New video of the Loch Ness Monster: Proof or prank? originally appeared on abcnews.go.com
A video of a “large, eel shaped object” has people speculating that the mystery of the Loch Ness Monster really has been solved.
For over a century, tourists and monster hunters have been drawn to the northern Scottish lake by tales of an elusive water monster who has made its home there.
Lets be honest - when you see a large, eel shaped object passing your camera in the River Ness, the first thing you think of is #lochnessmonster 😂🙂👍 @ProfGemmell @LochNessCentre @ProfColinBean @jacobitecruises @IainAMalcolm @KJMillidine @ChrisDNessDSFB pic.twitter.com/9wgnBnNGGh— Ness Fishery Board (@FishtheNess) September 1, 2019
The video, which was filmed in the murky waters of the River Ness and flows north out the famous lake, appears to show a large, skinny object movie from left to right across the camera lens.
A trout in the foreground helps give a sense of scale.
The footage was published on Twitter by the Ness Fishery Board, which monitors and protects fisheries in the Ness district.
“Let’s be honest,” the tweet said, “when you see a large, eel-shaped object passing your camera in the River Ness, the first thing you think of is the Loch Ness Monster.”
They released it at the same time as scientists from New Zealand were concluding a year-long project sampling DNA in Loch Ness, which may shine a light on what the "monster" really is.
The scientists collected DNA samples from all over the 23-mile-long lake to study its biodiversity and concluded that the monster could be an eel.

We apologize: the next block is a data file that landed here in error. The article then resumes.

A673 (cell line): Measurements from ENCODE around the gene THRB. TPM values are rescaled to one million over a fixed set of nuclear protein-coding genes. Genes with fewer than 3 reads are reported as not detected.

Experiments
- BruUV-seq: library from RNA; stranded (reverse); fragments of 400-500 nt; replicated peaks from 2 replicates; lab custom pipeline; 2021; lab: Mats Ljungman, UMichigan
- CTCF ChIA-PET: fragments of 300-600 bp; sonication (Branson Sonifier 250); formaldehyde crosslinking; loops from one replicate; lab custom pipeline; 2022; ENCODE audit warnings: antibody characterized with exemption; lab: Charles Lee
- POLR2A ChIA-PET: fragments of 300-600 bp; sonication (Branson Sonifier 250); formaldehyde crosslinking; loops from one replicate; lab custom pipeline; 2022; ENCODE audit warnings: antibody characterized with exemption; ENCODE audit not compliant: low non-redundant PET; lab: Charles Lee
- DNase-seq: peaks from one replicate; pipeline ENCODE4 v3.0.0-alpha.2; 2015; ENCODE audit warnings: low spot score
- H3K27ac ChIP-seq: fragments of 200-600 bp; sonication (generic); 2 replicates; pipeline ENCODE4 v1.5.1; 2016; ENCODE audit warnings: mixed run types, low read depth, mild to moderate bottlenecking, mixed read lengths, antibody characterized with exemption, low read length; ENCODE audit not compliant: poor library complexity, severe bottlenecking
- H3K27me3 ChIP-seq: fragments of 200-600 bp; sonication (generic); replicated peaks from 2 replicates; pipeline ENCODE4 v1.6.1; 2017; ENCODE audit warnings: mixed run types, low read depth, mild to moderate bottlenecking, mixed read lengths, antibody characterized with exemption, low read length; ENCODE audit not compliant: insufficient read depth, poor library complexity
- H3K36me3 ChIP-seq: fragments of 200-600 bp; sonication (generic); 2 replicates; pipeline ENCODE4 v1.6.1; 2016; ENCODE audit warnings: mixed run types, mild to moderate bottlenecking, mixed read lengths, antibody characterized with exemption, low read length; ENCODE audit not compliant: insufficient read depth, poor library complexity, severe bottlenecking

“There is probably not a giant scaly reptile swimming around Loch Ness,” said Neil Gemmell, lead scientist on the project.
Similarly, the team found no evidence of either cat fish or sturgeon. They did, however, find plenty of eel DNA.
But that theory, too, raises questions. Eels usually only grow to 4 to 6 feet and they migrate to reproduce.
“Plenty of uncertainty remains,” said Gemmell. Historically, sturgeon have been seen in Loch Ness, and seals often make their way into the lake. It could simply be the case that neither of those species were there at the time of the survey.
However, as with anything to do with "Nessie", as the Loch Ness monster is affectionately known, nothing is straightforward. As much as Twitter users liked the video -- with friendly speculation about what the video shows, and even Prof. Gemmell weighing in -- the Ness Fishery Board may have been trolling their audience.
“The footage is of a large 'eel shaped object' - it is actually likely to be a tree branch about three meters in length,” Chris Conroy the director of the Ness Fisheries Board told ABC News. “Eels are common in the Ness system, but unlikely to reach that size.”
For an eel, 4 to 5 feet would already be very long, and the object in the video is much longer.
"If you look at the original post, it was a bit tongue in cheek," said Conroy, it was a slow day on the camera, and they hadn't seen much wildlife. "When you work on Loch Ness you're always thinking of the monster," he added.
Conroy couldn't believe how the video has traveled around the world, and how seriously people took it.
"It’s very surprising, we just made a reference to the Loch Ness monster and its amazing how seriously people take [the video]. People have dissected it!" He added that many people had written about giant eel, but very few had been in touch with Ness Fishery Board to find out the truth of the video.
"In no way were we trying to do a hoax," he said. "I think people got the wrong end of the stick."
This latest video only adds to the collective lore of the lake. But Nessie fans should take note.
"It's the most trafficked animal by number and by value,” Andrew Kerr of the Sustainable Eel Group told the BBC.
If the video really does show a monster eel, there may, unfortunately, be fewer sightings of "Nessie" in the future.